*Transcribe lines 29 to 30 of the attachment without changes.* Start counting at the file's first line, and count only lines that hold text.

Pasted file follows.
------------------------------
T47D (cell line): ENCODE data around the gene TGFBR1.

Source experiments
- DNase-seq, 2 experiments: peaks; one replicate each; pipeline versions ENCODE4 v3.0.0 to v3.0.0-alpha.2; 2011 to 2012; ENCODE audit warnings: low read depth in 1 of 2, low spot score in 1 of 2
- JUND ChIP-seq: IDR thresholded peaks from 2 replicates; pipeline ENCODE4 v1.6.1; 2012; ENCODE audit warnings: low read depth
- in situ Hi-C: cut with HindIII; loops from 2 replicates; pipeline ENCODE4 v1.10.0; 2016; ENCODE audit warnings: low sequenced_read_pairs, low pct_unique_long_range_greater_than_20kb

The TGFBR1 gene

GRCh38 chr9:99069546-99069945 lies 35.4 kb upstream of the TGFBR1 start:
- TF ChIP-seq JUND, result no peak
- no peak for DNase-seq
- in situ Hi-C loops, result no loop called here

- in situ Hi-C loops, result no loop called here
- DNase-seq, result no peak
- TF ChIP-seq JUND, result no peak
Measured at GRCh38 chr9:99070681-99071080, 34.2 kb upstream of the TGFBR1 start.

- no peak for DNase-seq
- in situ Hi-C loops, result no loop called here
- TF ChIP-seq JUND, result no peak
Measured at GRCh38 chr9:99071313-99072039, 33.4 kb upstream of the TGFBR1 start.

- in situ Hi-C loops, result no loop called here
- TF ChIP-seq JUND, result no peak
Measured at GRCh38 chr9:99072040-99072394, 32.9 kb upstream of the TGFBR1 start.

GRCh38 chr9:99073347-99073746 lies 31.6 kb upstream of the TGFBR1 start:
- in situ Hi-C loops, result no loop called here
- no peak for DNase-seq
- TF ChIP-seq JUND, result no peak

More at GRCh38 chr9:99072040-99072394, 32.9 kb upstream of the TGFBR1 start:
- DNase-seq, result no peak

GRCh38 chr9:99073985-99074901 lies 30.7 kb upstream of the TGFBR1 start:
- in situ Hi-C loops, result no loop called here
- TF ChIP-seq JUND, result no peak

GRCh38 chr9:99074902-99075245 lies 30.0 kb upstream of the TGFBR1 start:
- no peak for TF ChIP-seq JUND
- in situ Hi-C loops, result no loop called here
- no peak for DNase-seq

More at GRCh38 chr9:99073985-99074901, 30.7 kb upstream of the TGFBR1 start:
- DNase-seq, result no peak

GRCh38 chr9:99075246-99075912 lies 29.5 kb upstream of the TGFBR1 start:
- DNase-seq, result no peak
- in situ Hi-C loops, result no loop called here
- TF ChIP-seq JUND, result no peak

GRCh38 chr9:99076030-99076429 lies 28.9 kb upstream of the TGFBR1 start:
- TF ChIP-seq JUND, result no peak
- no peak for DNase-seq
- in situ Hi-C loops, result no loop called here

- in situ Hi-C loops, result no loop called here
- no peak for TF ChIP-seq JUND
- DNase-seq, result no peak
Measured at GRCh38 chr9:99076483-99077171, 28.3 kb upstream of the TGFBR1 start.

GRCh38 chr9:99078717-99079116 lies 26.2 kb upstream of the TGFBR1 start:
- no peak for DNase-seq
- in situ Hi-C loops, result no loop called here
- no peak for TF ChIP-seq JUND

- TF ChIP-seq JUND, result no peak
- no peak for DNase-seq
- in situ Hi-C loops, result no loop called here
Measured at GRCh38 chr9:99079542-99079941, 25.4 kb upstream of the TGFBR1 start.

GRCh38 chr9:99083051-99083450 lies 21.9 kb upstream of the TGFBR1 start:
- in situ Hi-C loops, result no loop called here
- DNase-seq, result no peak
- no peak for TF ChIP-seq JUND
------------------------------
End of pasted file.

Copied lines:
- in situ Hi-C loops, result no loop called here
- TF ChIP-seq JUND, result no peak